Journal of Materials Science and Nanotechnology

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Optical Depth Measurement of Self-Reversed Line Emitted from In-Homogenous Plasma in Laser Induced Breakdown Spectroscopy

Copyright: © 2022 Trabelsi J. This is an open-access article distributed under the terms of the Creative Commons Attribution License, which permits unrestricted use, distribution, and reproduction in any medium, provided the original author and source are credited.

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In this work, an original method is proposed and used for measurement of the optical depth of a self-reversed spectral line. A theoretical approach is utilized in an in homogenous laser induced plasma at local thermodynamic to simulate self-reversed line and then to get the main line profile without self-absorption. In this research, the spatial and temporal evolution of optical depth of two spectral lines of Ca II at 393.4 nm and 396,9 nm is studied. Furthermore, the variation of optical depth versus the concentration of species emitter inside of plasma plume is investigated. In addition, the validity of this method is affirmed during comparison with results obtained by other techniques.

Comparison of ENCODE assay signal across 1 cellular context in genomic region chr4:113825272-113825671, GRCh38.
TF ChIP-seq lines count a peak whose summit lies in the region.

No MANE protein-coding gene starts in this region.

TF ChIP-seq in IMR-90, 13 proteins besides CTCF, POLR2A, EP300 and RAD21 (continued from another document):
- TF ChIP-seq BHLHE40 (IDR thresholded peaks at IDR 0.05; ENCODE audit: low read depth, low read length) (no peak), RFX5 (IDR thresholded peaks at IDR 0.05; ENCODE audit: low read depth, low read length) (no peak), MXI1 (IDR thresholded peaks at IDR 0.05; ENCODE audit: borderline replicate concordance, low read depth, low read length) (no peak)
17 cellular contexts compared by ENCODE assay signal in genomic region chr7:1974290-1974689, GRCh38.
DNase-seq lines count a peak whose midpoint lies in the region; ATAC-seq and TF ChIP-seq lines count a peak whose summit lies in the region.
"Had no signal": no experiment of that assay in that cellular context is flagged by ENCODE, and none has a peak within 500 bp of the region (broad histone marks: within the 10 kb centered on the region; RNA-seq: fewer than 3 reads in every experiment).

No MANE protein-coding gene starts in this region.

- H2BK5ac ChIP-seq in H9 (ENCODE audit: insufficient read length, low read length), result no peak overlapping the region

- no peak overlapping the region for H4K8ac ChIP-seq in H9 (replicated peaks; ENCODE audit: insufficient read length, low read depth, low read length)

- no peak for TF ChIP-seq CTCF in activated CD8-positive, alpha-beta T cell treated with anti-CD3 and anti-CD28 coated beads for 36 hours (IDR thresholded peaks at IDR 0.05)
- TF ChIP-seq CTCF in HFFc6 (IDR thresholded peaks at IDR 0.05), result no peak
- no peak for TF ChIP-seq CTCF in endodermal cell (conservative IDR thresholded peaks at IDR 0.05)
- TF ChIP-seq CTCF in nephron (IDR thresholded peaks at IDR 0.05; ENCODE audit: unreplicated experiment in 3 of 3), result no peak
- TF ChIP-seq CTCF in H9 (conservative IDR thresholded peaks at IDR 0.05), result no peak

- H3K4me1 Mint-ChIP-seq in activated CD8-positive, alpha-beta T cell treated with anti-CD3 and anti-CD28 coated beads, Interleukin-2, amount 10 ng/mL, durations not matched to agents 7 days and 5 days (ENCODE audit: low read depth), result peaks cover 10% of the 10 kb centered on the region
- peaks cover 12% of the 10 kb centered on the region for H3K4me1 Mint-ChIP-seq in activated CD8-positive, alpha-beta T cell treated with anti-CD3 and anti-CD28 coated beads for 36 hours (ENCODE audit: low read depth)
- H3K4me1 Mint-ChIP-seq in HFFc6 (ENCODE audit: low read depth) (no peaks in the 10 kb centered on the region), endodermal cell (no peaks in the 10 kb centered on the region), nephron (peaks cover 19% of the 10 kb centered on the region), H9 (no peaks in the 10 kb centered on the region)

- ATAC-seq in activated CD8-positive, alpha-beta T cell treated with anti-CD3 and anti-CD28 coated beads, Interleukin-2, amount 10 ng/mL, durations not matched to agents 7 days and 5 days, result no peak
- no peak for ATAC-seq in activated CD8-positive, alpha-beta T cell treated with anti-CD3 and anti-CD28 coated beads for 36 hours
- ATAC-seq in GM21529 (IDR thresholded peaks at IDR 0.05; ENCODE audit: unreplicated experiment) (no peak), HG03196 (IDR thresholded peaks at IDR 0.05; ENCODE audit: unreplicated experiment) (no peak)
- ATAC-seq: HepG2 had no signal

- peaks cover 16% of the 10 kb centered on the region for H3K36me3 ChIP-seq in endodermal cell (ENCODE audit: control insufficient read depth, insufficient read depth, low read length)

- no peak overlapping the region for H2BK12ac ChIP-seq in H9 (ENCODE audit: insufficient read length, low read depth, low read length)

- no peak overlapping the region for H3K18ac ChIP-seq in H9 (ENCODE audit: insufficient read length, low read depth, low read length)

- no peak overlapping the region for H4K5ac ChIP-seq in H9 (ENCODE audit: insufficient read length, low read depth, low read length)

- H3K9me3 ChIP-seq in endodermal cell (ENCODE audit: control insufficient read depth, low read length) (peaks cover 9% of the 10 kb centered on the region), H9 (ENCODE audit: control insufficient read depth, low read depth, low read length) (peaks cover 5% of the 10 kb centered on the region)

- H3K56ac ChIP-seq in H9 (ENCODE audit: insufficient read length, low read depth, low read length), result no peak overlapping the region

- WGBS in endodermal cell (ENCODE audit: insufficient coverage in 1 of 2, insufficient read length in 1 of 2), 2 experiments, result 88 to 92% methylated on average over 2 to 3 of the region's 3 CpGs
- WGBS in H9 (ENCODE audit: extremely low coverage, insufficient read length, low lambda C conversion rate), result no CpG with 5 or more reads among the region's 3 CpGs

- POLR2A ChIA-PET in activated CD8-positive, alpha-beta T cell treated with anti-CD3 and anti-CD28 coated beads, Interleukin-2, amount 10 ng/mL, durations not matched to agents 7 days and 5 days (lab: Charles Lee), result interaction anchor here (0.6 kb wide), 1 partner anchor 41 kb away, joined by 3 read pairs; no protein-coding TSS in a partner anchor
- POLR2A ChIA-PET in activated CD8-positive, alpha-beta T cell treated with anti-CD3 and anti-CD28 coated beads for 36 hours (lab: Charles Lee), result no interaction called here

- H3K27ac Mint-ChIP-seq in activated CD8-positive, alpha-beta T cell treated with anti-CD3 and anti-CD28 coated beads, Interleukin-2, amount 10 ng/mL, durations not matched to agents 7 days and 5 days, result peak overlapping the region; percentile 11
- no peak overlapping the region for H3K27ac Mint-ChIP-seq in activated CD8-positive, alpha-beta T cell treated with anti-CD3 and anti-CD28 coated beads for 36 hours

Keywords: Optical Depth, Self-Reversed Line, Laser Induced Breakdown Spectroscopy


The focus of pulsed laser beam to different samples produces plasma including various parameters varying with time and space [1-4]. During the first femtosecond after laser pulse irradiation, some electrons are created during simultaneous absorption of sufficient number of laser’s photon. These electrons attain sufficient energy by absorbing the constituent photons of laser pulse, and ignite the cascade ionization. Then, the plasma expands during the laser pulse irradiation [5-6]. A few nanoseconds after the laser beam emission, the generated plasma can be characterized by high ionization containing atoms and ions species and free electrons, in which these species are in interacting together. Between consecutive laser pulses, the relaxation phase of plasma will be happened. In general, the relaxation process are characterized by energy loss in the form of emission light during the expansion of kinetics particles in the surrounding medium [7-11] and also by electron-ion recombination process. In this phase, the neutral atoms and then molecules will be formed.